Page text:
I was expecting a larger scale of military engagment from director Richard Raaphorst for Frankenstein’s Army, but he and his scripters (Chris W. Mitchell and Miguel Tejada-Flores) create strong dieselpunk and art house aesthetics with a haunt attraction’s worth of frenzied creature-fest chills. Madcap amalgams of mech and flesh kill anything and everything within striking distance with their propeller heads, long drill-bit snouts, and skull crushing claws.
I wasn’t expecting the gimmicky found footage approach. Even if Raaphorst and cinematographer Bart Beekman know how to exploit it for all it’s worth with clever POV positionings and digitally mottling the "film" to show Frankenstein’s grandson Viktor's (Karel Roden) sadistic megalomania and perverse family skills with dead body parts (or living ones). With a Hammer-styled blood infusion of pacing and cinematography (I'd also add a touch of Amicus) and a Hostel and Saw-liberated gory relish, and even maybe a Fulci's sensibility for crazy deep-dish body-zombie-horror, the use of a wind up motorized handheld camera interferes as it goes well beyond what would have been possible with such technology available during World War II. Ignore the fancy but impossible use of the camera and you have an artsy-trashy Octoberfest delirium dressed with exposed brains and sudden deaths that is compellingly and intentionally awful; don't ignore the found footage inaccuracies and inconsistencies with the then level of technology and you are left with only an artsy-trashy misconception filled with nightmarish haunt-attraction worthy monsters doing serious body damage to anyone unlucky enough to cross paths with them.
The unlucky ones include the Russian soldiers, whose unsavory character traits are given as such to alleviate our concern over their eventual splattery dispatch, or Raaphorst is making a political statement but it's lost in the helter skelter. In either case, cracking open the skull of one unfortunate individual--which is as upsetting to watch as it is for the poor bastard to experience--to remove a hemisphere's worth of gray matter from his head, and then chop around the edges to make what remains fit with another person's other brain half, is effectively over the top (or off the top, to be more precise). Watching this movie is like re-experiencing the tacky excesses of the Video Nasties from another decade, but done here with more verve for shock value to compensate for our jadedness.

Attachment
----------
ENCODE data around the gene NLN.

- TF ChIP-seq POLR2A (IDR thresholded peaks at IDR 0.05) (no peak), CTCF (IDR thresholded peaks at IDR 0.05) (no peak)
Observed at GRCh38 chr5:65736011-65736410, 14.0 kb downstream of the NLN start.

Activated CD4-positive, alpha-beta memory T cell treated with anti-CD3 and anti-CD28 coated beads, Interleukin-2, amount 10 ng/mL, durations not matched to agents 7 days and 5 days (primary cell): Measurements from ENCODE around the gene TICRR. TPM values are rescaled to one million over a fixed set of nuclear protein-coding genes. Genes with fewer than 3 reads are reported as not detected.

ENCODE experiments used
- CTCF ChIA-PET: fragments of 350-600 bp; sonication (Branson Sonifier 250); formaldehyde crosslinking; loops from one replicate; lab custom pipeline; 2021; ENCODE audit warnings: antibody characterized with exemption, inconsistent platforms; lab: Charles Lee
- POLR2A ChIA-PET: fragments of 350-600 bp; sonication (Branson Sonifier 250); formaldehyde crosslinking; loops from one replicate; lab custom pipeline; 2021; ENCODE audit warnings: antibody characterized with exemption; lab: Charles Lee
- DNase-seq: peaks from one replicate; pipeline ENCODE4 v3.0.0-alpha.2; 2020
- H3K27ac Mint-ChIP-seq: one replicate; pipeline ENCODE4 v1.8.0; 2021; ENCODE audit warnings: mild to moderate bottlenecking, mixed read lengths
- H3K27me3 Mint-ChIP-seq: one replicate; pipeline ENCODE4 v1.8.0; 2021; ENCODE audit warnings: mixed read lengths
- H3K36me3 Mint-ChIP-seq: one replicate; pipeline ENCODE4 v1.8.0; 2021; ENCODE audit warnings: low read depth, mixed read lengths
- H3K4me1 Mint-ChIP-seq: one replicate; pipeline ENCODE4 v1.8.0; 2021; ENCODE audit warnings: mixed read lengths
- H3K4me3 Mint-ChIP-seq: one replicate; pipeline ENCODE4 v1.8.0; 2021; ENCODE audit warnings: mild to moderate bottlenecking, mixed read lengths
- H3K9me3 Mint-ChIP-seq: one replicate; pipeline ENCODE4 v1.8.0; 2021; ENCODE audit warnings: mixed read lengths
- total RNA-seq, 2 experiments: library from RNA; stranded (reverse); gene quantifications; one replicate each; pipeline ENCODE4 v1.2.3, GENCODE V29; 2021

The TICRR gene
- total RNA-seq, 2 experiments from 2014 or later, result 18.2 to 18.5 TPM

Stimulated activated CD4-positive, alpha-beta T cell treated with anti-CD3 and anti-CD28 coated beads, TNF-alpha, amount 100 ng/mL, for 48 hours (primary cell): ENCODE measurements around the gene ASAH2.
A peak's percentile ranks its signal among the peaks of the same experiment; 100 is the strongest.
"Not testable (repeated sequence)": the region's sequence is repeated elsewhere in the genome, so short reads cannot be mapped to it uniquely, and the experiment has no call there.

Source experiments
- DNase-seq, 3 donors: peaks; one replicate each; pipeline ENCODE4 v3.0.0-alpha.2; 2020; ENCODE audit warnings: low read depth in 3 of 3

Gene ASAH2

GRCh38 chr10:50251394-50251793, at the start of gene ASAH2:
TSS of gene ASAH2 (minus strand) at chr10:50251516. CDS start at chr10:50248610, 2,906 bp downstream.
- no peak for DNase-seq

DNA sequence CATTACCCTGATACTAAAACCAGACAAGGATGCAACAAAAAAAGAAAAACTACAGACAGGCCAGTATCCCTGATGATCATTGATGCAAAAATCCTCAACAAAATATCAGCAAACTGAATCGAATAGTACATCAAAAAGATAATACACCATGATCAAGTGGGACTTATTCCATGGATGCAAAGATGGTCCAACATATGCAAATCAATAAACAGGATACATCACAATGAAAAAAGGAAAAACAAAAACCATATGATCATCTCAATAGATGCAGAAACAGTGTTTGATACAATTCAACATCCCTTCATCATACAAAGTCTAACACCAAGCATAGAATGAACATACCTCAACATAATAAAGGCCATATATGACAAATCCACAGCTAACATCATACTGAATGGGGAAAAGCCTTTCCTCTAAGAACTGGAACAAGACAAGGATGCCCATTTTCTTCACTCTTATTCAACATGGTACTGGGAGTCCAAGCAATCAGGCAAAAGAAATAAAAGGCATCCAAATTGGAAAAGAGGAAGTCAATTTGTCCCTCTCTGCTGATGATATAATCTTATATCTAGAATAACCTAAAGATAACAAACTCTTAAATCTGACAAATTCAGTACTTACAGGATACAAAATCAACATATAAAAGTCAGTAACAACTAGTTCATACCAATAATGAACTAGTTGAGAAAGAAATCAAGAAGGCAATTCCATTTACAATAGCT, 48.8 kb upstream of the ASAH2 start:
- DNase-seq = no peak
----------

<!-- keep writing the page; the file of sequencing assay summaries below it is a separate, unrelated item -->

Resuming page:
And it does work to a good degree.
Horror can be most memorably terrifying and perversely exhilarating when it assaults our sense of propriety or dares to insult our intelligence with clever but contrived artifice. Frankenstein's Army does both, which makes for great critical analysis on the one hand, and great criticism on the other. At its center is a highly creative and well executed terror movie for those who like their horror served raw on the plate without garnish. Story elements are minimal, focusing on the Russian soldiers being filmed for propaganda and archival purposes as they travel through enemy territory to find supposed comrades held captive by the Nazis. It's toward the end of the war and the Nazis are in retreat. Except for Viktor. He's following Henry Ford's assembly line process to create undead zombie robot (zombot) soldiers: Mr. Potato Head assemblages of men, spare body parts, and whatever machinery or tools are at hand. Once assembled they roam around, killing anyone they come across. Whatever Viktor's purpose was originally, clearly his insanity has reassembled it, too.
Slowly the Russians come across the remains of Viktor's surgical skills. For a spring powered camera it runs for a noticeably long time without needing rewinding. Held by Dimitri (Alexander Mercury) it never falters to record everything, stretching our credulity as does every POV found footage movie since The Blair Witch Project. A failed zombot hooked up to a generator eviscerates one soldier, signaling the stalk and skewer phase of the story. Another zombot with a crushing propensity leads to a grossly funny helmet removal as more than the helmet is accidentally removed. Each zombot appearance is more outrageous than the other, and the terminal visit to Viktor's fright-assembly factory reveals more secrets and more horrors.
Given a larger budget, grander scale of Allied military carnage, and a lighter, more mainstreamy tone shot with conventional camerawork, Frankenstein's Army could have won over a larger audience. But there is no nostalgia here or matinee popcorn to be served. The Andrews Sisters do not perform their musical interlude of Boogie Woogie Bugle Boy, and no U.S. Commandos come to the rescue.
But the zombots and Viktor's crazy behavior make up for what's missing, at least for those horror fans who don't cover their eyes when it gets messy and who aren't enamored of subtle terrors and highbrow storylines.